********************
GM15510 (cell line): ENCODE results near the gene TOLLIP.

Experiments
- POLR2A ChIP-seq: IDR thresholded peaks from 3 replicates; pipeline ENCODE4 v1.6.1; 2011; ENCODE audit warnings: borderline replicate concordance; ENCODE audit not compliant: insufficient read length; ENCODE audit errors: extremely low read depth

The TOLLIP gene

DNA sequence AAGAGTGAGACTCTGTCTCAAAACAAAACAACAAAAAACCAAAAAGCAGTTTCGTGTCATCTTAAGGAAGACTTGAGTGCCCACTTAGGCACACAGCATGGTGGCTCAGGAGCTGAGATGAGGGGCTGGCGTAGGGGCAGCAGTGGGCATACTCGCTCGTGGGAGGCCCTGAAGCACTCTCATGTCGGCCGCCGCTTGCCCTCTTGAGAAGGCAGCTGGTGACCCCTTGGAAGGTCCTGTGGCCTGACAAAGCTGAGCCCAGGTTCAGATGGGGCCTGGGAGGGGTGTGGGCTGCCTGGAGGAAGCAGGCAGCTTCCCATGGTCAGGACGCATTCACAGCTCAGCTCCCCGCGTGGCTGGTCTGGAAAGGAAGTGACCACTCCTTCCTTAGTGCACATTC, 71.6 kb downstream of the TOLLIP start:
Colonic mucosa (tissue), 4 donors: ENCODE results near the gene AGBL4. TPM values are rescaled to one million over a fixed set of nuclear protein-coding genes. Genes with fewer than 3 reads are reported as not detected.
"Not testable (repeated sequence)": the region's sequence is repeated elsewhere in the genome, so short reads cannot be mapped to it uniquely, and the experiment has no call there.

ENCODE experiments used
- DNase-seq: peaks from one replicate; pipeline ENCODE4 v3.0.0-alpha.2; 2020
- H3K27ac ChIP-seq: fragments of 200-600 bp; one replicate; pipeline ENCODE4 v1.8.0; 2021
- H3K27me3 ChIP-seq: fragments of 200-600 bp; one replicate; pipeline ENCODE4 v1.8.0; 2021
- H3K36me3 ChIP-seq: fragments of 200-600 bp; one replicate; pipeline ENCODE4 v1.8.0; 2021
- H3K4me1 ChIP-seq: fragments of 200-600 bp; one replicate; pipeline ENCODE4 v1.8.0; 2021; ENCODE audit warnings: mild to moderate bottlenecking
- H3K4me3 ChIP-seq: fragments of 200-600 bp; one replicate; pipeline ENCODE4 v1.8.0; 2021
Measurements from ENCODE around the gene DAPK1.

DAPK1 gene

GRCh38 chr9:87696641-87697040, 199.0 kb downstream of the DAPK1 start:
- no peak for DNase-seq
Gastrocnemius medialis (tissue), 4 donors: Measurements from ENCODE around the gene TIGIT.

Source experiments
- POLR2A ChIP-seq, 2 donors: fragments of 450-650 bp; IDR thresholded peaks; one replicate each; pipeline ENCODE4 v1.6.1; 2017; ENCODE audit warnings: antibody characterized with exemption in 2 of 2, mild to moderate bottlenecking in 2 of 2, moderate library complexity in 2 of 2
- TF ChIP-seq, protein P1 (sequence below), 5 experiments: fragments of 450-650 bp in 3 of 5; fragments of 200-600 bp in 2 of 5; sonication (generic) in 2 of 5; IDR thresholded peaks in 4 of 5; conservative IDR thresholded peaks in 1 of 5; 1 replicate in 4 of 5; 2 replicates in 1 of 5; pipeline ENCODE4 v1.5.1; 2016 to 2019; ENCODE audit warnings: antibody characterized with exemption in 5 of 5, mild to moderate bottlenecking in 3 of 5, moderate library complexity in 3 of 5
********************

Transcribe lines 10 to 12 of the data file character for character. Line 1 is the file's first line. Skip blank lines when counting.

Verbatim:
- H3K27ac ChIP-seq: fragments of 200-600 bp; one replicate; pipeline ENCODE4 v1.8.0; 2021
- H3K27me3 ChIP-seq: fragments of 200-600 bp; one replicate; pipeline ENCODE4 v1.8.0; 2021
- H3K36me3 ChIP-seq: fragments of 200-600 bp; one replicate; pipeline ENCODE4 v1.8.0; 2021